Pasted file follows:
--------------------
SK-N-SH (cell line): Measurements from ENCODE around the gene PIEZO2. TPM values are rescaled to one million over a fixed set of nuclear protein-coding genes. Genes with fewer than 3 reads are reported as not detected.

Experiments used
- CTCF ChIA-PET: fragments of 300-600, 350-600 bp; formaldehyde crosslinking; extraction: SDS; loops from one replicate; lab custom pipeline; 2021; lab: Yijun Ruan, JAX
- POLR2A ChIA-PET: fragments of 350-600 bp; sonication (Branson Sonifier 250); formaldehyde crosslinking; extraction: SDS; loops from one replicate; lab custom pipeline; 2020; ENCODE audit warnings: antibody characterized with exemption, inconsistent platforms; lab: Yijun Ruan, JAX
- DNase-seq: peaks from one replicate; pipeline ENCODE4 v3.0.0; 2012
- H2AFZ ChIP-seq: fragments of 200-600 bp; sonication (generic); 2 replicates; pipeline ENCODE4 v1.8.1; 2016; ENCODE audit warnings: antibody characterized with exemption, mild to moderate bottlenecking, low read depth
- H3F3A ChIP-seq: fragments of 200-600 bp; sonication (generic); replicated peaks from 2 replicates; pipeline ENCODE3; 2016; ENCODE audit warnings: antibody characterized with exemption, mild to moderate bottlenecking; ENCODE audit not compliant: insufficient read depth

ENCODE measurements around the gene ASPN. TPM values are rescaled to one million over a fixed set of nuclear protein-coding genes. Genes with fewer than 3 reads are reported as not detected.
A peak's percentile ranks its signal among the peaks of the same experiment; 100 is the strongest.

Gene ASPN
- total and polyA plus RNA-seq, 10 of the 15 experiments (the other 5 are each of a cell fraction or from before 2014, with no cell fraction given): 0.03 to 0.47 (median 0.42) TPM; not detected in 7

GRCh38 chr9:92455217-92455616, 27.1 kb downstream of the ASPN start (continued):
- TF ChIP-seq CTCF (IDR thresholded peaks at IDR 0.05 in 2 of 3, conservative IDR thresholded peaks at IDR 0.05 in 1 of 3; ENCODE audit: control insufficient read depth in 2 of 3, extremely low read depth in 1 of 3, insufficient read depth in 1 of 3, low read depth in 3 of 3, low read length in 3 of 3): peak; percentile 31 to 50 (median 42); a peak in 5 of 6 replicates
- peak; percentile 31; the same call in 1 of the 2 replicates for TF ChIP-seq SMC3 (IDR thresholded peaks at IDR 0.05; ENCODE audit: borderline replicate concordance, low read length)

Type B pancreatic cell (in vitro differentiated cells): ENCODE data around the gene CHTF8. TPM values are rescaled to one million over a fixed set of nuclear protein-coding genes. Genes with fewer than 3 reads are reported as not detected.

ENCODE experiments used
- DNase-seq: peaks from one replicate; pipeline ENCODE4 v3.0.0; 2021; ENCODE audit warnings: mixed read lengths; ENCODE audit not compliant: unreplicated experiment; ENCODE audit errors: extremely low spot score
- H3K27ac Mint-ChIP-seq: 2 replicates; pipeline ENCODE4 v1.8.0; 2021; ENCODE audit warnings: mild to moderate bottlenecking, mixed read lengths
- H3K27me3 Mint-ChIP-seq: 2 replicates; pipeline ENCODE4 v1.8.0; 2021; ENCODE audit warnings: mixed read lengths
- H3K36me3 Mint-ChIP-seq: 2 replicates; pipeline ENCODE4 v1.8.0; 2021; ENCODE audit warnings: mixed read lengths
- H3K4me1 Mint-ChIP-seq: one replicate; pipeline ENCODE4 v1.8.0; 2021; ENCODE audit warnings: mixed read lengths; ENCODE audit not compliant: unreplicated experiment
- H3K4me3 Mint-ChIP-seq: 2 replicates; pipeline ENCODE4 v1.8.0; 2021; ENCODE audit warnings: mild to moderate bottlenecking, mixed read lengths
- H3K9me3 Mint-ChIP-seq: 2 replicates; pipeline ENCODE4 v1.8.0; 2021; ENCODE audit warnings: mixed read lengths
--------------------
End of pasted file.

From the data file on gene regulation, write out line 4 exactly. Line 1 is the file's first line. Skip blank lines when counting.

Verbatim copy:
- POLR2A ChIA-PET: fragments of 350-600 bp; sonication (Branson Sonifier 250); formaldehyde crosslinking; extraction: SDS; loops from one replicate; lab custom pipeline; 2020; ENCODE audit warnings: antibody characterized with exemption, inconsistent platforms; lab: Yijun Ruan, JAX